It also explains that these risks could also apply to our families: our published data could be used, for instance, to infer the risk of serious disease in our parents, siblings or children. We have encouraged all of the members of the project to discuss these issues with their first-degree relatives to ensure they are as fully aware of the potential risks as possible.
Finally, the document points out that there is the class of unknown unknowns: risks that no-one knows about yet. To the best of our ability, the members of the group have weighed up all of these uncertainties and decided to go ahead.
We can’t fully predict what the future holds, but there are good reasons to be optimistic that the risks of disclosing genetic information will be minimal. As the passing of GINA in the US shows, in Western countries there is strong public opposition to the idea of unfair discrimination against individuals on the basis of genetic information. While this opposition hasn’t yet been codified into law outside the US, there’s every reason to expect that individuals who try to abuse genetic information will ultimately pay a high legal or social price.
As a group we expect that our genomes will be joined by many, many others in the public domain over the next few years. As the sheer power of open databases of genetic and medical data becomes clear, we anticipate that participating in such studies will be increasingly viewed as something of a moral imperative. Already there are over 10,000 individuals signed up for disclosure of their genetic data as part of the Personal Genomes Project, and that number is growing fast.
As we move towards a world where thousands of people release their genomes into the public domain, someone has to be the guinea pig. We take comfort from the fact that others have already paved the way for this project: Craig Venter, James Watson, and the members of the PGP-10, for instance. Like them, we feel we are well-equipped with the knowledge required to respond to any serious consequences that arise as a result of genetic disclosure. We hope that our experiences and those of other early disclosers will provide valuable lessons for those who follow.
Over the next few weeks we’ll be discussing the ways in which we’ve peered into our own genetic data, and providing you with some of the tools and background knowledge you would need to do the same. You’ll have a chance to ask questions to people who work with genetic information for a living about what they’ve gleaned from their own genomes.
Moving forward, we hope that we can use our own data as a resource for developing new tools for analysing personal genetic data. In addition to the data of core group members, pending further investigation into the legal and ethical obstacles, we plan to consider hosting data from others who are also willing to share their genomes. We will also be releasing the software for the analyses we perform here for others to use and modify, and will welcome submission of other people’s programs to the GNZ code repository. Ultimately, we hope that we can become a hub for a diverse community of people interested in building and using tools for exploring their own DNA.
We will continue to explore the personal genomics marketplace, obtaining and reviewing new products and services as resources permit. For the time being we are a collection of like-minded individuals with limited funding (if you’d like to help remedy that, please let us know). Our commitment to openness extends to our relationships with personal genomics companies and with our funders: our disclosures page will contain full information about how we have obtained personal genomics products and services and from whom we have obtained funding.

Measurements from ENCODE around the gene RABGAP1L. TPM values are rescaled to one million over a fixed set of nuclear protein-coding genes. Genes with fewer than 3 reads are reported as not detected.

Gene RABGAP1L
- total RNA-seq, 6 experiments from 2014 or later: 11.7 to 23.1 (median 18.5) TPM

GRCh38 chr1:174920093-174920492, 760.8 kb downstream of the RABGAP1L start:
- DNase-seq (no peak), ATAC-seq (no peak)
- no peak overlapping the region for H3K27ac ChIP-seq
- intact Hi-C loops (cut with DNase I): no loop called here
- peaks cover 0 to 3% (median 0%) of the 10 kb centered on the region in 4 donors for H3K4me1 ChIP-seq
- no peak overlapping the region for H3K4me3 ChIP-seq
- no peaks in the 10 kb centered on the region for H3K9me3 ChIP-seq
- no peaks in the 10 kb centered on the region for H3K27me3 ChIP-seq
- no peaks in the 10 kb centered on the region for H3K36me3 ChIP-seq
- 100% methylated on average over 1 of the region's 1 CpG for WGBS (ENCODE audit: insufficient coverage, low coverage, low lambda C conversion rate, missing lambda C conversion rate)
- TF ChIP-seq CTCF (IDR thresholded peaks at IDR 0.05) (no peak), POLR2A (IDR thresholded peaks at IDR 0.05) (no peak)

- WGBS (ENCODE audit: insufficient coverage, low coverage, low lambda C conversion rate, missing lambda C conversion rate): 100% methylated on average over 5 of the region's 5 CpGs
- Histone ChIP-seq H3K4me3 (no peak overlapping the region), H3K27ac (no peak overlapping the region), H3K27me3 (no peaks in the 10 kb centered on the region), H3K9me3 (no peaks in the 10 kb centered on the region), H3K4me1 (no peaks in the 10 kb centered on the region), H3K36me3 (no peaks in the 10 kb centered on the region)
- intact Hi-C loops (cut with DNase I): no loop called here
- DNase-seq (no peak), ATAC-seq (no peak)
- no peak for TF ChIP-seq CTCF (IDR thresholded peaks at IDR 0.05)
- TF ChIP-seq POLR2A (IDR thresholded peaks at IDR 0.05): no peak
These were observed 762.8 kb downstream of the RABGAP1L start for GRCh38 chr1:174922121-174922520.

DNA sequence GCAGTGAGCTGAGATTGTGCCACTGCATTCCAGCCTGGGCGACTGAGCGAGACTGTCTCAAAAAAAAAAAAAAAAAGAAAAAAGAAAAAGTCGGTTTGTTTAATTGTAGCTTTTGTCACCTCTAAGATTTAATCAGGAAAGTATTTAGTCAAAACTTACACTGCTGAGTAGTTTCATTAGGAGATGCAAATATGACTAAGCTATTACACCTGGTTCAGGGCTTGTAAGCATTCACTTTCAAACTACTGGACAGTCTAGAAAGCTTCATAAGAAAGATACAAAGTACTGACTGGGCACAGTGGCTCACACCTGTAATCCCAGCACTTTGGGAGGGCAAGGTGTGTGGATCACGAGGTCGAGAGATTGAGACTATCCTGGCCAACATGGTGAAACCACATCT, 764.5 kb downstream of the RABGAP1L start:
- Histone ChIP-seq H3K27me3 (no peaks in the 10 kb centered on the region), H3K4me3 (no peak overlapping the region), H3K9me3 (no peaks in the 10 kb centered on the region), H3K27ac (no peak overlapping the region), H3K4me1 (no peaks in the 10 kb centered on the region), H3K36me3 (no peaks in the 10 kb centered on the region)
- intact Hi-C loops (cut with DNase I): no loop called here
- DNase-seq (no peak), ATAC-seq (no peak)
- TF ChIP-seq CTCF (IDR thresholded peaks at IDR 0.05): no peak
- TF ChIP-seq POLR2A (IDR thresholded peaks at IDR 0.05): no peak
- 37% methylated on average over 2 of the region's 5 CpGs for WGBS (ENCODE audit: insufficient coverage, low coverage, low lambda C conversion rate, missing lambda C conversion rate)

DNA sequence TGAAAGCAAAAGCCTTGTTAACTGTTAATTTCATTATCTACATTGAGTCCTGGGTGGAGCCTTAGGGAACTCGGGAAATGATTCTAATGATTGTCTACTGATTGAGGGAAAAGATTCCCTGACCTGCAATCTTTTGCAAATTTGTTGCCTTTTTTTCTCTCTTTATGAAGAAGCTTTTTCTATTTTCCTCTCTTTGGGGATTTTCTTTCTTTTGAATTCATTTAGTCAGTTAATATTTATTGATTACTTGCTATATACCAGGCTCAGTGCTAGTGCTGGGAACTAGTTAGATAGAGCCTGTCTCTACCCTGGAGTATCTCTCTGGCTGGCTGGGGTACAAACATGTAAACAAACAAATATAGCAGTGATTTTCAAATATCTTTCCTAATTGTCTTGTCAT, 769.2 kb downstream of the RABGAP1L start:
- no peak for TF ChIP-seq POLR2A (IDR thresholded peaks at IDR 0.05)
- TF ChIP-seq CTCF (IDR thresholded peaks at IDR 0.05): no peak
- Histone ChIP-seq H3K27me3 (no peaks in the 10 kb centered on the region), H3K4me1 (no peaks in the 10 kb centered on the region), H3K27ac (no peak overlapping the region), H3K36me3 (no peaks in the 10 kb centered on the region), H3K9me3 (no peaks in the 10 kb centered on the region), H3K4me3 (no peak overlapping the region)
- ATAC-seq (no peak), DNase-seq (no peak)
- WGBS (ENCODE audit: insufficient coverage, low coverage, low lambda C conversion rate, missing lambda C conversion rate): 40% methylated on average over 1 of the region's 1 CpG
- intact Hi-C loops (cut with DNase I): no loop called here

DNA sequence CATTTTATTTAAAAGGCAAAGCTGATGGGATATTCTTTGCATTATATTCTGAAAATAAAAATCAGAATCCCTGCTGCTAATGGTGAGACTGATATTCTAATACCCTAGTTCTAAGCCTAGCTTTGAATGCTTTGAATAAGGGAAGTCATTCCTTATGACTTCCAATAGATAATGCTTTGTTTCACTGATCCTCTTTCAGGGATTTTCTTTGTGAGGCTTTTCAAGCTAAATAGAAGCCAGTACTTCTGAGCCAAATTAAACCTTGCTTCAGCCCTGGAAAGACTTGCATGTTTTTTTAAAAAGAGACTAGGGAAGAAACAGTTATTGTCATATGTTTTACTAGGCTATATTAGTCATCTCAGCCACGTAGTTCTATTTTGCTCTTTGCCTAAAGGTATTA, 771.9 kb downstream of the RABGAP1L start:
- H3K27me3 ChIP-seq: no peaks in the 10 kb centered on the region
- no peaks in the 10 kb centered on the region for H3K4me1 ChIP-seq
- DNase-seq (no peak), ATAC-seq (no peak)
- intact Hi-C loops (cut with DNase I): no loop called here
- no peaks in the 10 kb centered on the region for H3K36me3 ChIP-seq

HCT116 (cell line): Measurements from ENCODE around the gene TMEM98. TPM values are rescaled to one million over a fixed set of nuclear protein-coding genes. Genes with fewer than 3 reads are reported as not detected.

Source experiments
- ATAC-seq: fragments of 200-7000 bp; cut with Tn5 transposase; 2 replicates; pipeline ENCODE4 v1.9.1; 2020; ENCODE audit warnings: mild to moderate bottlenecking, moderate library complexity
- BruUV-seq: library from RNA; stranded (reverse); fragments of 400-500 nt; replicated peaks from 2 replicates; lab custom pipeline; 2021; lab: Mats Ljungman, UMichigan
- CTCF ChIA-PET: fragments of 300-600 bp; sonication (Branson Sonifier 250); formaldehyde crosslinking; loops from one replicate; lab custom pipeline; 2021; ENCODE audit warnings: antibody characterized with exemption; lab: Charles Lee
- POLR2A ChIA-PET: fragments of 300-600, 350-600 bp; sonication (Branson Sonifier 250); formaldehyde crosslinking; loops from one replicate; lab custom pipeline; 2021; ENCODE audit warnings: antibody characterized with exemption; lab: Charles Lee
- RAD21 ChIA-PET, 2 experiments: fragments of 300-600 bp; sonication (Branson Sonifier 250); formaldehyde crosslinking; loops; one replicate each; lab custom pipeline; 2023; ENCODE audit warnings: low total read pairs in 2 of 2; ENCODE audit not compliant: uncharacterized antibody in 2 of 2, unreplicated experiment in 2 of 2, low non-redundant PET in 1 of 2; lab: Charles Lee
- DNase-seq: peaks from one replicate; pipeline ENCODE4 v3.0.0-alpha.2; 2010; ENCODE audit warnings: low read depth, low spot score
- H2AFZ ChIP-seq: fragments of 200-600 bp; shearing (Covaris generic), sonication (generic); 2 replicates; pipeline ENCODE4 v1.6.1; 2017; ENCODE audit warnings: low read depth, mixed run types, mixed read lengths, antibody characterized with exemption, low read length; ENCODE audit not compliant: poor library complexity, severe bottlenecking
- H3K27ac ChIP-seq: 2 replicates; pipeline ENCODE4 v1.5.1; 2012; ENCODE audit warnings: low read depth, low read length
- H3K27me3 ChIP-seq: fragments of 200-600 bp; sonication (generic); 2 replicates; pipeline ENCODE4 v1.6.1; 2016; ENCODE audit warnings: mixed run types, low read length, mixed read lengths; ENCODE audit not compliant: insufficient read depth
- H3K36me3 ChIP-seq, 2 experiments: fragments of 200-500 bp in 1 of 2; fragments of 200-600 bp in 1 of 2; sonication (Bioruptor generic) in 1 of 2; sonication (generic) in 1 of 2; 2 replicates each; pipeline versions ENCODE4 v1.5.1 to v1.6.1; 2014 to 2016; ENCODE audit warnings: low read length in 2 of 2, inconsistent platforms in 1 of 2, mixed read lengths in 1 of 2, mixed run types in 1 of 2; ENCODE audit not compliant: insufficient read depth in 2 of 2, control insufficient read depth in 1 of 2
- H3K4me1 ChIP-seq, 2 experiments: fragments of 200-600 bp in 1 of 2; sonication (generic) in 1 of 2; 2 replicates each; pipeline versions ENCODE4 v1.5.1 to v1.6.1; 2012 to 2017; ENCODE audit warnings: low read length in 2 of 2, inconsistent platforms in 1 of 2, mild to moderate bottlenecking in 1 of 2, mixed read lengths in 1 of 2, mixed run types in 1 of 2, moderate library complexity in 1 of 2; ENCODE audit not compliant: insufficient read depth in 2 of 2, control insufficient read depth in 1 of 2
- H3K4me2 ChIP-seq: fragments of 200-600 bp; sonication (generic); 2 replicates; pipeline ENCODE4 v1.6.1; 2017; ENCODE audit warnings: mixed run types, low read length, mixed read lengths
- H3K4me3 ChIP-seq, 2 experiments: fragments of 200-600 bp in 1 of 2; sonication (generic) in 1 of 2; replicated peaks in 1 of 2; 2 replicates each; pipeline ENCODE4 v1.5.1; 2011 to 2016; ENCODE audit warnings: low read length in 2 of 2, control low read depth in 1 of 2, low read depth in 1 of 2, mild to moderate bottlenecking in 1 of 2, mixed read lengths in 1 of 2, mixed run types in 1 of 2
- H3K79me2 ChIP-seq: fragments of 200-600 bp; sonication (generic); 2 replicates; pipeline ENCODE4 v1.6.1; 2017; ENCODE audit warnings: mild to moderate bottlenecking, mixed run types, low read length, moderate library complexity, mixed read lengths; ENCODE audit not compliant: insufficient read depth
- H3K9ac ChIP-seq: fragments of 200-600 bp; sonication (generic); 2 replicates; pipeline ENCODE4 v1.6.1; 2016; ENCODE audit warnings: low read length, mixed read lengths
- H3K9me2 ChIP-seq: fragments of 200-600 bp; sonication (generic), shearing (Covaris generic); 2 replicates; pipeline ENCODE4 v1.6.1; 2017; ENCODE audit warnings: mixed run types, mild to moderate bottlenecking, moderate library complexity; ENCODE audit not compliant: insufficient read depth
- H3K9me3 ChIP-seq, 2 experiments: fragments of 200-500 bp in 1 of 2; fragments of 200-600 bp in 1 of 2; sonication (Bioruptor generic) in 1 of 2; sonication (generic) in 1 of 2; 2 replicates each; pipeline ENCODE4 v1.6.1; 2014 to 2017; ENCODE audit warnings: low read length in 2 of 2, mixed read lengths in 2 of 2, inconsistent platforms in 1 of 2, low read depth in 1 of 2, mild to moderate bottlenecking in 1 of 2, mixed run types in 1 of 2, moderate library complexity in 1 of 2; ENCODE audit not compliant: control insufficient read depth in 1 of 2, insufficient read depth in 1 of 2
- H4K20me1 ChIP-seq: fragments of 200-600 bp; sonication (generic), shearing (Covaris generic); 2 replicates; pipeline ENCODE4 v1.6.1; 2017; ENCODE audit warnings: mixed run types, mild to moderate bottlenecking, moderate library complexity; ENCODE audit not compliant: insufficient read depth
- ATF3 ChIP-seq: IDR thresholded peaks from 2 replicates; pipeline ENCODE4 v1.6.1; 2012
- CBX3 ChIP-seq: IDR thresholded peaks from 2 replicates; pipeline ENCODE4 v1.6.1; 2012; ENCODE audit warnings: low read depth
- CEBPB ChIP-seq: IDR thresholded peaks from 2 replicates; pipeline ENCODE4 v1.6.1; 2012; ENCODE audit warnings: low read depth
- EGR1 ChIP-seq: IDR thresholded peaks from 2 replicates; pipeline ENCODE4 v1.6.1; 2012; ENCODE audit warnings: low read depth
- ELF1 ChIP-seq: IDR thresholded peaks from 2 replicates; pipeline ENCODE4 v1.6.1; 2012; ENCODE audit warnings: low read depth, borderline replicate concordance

We will also be posting invited commentary from external experts in genomics, bio-ethics, philosophy and law about the issues surrounding open genetic data release, and around genetic testing in general. And importantly, we’ll be looking for help from you, our readers: by participating in discussion, suggesting new analyses, testing the software and resources we describe here, and contributing your own tools, you can help build the dynamic community we want this website to become.
This post is already pretty long, but I couldn’t finish without broadcasting sincere thanks to a number of people for helping the project get to this stage.
Firstly, to all the members of Genomes Unzipped, most of all to Luke, who has worked tirelessly on every aspect of this project, and is almost single-handedly responsible for getting the website up and running; also particularly to Dan, who has made sure we steered clear of legal and ethical minefields and drafted the project’s informed consent form; Kate, who worked hard on the project’s internal site and designed the website banner; Caroline, always quick with practical feedback and advice; and my wife Ilana, for many hours of discussion about the project’s goals and logistics, and for agreeing to contribute her own genetic data. Special thanks also to Joe for working with Luke on the genome browser.
Outside the project, we were fortunate to receive guidance from many wise individuals. We are extremely grateful to Zoe McDougall from Oxford Nanopore for her incredibly useful advice on many diverse topics over the last year. We are also indebted to Mark Henderson from the Times for many useful discussions, and to David Hooper from Reynolds Porter Chamberlain LLP and Alison Hall from the PHG Foundation for informal legal advice. We’d also like to thank the PHG Foundation for their generous grant of £600 to build and maintain the website.
Finally, thanks to the readers who’ve joined us over the last four months while we honed our blogging skills, sharpened up the website and prepared for phase 2. We’ve enjoyed the discussions we’ve had with you – and we look forward to even more fruitful discussion as the project moves into this new era.